Tuesday, September 17, 2013

The Obama Doctrine

      One of the key considerations for Obama's supporters is belief that he would move America out of Iraq and Afghanistan and not embroil the country in another meaningless and costly war.  He stiff- armed Libya and kept America's distance from other Islamic skirmishes.  It doesn't take much intelligence to realize that these were loosing battles for American interests.  The combatants will say or doing anything to attract the world's only super-power to their camp, including lies, misrepresentations, and disingenuous promises. History continues to prove that unequivocally.   Then came Syria.
     Obama was bombarded from all sides of the battle to involve America in some manner.  He half-heartily threatened to use that force, looked weak, but in the process achieved two major coups without firing a shot:  he moved the weapons of mass destruction (WMDs) further from falling into the hands of terrorists and he got Russia, Syria's major ally, to get off the sidelines and participate in a solution.  Who the hell cares if getting there looked sloppy.  The gambit of personal ego was successful.  It was a strategy move that neither Johnson nor Bush were competent in playing and instead chose to sacrifice America lives and treasure.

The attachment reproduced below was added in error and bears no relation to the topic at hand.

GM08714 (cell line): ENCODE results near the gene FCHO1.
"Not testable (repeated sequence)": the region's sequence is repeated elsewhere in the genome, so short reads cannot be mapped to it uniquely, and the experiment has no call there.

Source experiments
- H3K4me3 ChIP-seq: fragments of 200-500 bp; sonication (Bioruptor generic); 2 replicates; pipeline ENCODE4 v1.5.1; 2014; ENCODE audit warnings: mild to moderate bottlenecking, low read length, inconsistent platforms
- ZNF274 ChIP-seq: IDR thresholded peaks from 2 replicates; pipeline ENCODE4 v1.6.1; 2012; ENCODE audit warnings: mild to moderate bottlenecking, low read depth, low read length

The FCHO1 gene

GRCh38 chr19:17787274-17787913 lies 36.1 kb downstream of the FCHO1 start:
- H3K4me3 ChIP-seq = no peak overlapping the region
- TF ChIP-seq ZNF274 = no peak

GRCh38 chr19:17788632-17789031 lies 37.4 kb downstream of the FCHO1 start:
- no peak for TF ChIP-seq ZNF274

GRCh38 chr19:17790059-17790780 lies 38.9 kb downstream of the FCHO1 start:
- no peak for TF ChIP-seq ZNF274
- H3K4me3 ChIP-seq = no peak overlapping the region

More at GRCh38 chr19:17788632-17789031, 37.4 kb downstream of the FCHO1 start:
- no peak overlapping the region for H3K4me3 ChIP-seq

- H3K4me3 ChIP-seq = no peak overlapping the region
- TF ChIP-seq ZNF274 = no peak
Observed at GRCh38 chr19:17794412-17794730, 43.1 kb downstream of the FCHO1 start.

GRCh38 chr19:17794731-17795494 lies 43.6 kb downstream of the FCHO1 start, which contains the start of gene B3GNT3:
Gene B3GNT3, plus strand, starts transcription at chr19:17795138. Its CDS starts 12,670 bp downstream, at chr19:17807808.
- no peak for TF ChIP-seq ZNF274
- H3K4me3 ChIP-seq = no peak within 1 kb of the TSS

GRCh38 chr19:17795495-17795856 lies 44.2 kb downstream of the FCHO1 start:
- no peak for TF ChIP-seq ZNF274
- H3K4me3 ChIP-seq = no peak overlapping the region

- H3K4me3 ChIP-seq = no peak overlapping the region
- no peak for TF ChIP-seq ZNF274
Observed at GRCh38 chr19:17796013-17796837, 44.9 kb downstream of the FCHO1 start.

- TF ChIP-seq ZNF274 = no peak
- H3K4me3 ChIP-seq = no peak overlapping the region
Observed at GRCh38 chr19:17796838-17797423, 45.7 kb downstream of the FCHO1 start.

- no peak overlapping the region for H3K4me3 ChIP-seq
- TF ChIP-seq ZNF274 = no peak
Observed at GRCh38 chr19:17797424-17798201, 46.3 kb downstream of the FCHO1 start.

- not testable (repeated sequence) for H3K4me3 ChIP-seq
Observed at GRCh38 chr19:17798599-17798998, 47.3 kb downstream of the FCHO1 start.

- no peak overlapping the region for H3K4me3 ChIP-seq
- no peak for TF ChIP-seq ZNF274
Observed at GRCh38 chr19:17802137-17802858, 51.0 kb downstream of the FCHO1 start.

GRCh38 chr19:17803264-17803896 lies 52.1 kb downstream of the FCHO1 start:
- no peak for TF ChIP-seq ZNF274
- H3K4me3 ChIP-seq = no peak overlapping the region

According to George Friedman in  Strategy, Ideology and the Close of the Syrian Crisis
The alignment of moral principles with national strategy is not easy under the best of circumstances. Ideologies tend to be more seductive in generalized terms, but not so coherent in specific cases. This is true throughout the political spectrum. But it is particularly intense in the Obama administration, where the ideas of humanitarian intervention, absolutism in human rights, and opposition to weapons of mass destruction collide with a strategy of limiting U.S. involvement -- particularly military involvement -- in the world. The ideologies wind up demanding judgments and actions that the strategy rejects.

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